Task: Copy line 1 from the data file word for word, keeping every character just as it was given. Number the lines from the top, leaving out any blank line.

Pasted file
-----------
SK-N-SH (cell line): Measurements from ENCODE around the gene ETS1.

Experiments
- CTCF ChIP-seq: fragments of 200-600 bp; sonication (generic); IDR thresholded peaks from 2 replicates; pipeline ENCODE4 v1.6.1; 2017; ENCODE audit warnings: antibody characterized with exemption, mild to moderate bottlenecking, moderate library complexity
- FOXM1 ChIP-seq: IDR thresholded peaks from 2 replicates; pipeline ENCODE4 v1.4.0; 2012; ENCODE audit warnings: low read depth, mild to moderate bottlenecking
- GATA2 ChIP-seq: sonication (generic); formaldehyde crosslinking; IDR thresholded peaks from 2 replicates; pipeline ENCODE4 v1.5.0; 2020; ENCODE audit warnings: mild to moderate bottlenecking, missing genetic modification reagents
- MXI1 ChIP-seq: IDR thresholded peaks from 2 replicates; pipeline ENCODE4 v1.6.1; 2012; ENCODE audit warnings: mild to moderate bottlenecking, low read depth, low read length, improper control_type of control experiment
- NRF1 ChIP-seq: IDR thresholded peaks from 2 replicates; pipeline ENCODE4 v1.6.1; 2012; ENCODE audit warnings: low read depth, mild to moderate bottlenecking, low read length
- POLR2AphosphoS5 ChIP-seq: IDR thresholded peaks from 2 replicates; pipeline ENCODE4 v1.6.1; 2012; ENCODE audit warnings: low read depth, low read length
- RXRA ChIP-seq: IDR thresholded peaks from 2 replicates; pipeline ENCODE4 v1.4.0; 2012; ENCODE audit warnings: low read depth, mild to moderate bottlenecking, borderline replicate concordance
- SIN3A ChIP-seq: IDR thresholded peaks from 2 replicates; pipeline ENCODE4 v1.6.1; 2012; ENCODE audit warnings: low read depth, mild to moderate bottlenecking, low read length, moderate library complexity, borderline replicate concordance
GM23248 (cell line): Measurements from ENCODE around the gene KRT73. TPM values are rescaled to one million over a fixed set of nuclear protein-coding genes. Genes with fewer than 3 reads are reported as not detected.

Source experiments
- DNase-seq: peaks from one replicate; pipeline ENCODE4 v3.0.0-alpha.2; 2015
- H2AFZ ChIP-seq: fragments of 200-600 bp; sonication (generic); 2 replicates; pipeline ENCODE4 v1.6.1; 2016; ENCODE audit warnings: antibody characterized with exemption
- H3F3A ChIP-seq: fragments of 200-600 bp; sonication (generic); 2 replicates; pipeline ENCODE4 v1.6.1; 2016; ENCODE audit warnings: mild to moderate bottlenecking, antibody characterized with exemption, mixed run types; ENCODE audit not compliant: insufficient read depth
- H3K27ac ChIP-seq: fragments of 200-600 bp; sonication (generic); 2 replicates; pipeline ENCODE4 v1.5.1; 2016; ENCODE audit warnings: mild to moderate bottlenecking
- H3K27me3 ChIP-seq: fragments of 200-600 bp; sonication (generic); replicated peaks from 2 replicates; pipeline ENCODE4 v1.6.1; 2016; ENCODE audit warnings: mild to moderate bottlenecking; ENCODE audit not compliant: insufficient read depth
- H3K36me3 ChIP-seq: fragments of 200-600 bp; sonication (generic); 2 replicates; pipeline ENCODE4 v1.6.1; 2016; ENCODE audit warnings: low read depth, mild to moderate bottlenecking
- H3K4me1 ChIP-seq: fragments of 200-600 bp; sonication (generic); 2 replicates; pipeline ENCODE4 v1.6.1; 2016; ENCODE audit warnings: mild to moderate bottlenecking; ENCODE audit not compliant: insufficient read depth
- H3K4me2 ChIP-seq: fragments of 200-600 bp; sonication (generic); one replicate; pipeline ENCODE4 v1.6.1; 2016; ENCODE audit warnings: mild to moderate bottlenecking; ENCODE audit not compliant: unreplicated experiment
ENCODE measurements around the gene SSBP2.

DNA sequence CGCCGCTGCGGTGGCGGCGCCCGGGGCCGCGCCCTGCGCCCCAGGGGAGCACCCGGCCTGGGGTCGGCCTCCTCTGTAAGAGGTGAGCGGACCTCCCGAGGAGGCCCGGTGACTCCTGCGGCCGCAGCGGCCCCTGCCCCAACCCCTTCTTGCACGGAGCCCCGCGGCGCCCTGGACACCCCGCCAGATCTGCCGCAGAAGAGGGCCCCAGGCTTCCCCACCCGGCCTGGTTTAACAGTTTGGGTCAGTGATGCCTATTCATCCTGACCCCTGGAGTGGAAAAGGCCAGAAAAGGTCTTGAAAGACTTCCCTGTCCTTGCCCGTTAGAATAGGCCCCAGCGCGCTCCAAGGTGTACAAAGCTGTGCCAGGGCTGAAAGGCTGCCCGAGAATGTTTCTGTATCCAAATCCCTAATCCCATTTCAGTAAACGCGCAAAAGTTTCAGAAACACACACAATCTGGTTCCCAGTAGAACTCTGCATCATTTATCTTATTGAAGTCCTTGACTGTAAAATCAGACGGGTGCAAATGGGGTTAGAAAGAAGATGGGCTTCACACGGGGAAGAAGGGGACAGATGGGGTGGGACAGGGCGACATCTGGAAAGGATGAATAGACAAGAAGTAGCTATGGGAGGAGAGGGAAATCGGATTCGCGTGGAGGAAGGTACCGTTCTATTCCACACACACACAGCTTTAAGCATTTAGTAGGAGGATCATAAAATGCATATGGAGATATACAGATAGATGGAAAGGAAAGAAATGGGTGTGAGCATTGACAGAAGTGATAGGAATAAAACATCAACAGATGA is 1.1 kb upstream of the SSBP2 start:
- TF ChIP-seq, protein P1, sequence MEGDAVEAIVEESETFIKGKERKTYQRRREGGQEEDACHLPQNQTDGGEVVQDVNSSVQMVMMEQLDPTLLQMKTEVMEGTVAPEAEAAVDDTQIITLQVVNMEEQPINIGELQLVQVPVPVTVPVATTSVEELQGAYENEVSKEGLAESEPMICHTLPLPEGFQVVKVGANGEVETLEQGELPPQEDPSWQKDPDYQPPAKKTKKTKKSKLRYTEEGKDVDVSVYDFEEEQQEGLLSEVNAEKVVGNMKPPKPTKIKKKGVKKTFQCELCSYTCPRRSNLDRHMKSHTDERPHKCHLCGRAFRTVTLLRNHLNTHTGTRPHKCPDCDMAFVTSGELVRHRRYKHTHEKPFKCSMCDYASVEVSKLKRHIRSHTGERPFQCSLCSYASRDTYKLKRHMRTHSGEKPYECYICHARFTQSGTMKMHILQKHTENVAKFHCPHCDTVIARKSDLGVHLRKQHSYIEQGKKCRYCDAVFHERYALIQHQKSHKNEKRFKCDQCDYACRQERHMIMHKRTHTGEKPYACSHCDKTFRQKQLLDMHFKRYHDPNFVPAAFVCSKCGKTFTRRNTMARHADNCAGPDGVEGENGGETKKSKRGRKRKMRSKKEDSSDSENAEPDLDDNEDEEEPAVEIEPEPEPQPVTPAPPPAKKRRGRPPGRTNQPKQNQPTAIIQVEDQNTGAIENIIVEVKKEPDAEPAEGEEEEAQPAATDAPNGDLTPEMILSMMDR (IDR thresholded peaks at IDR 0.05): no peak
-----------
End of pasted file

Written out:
SK-N-SH (cell line): Measurements from ENCODE around the gene ETS1.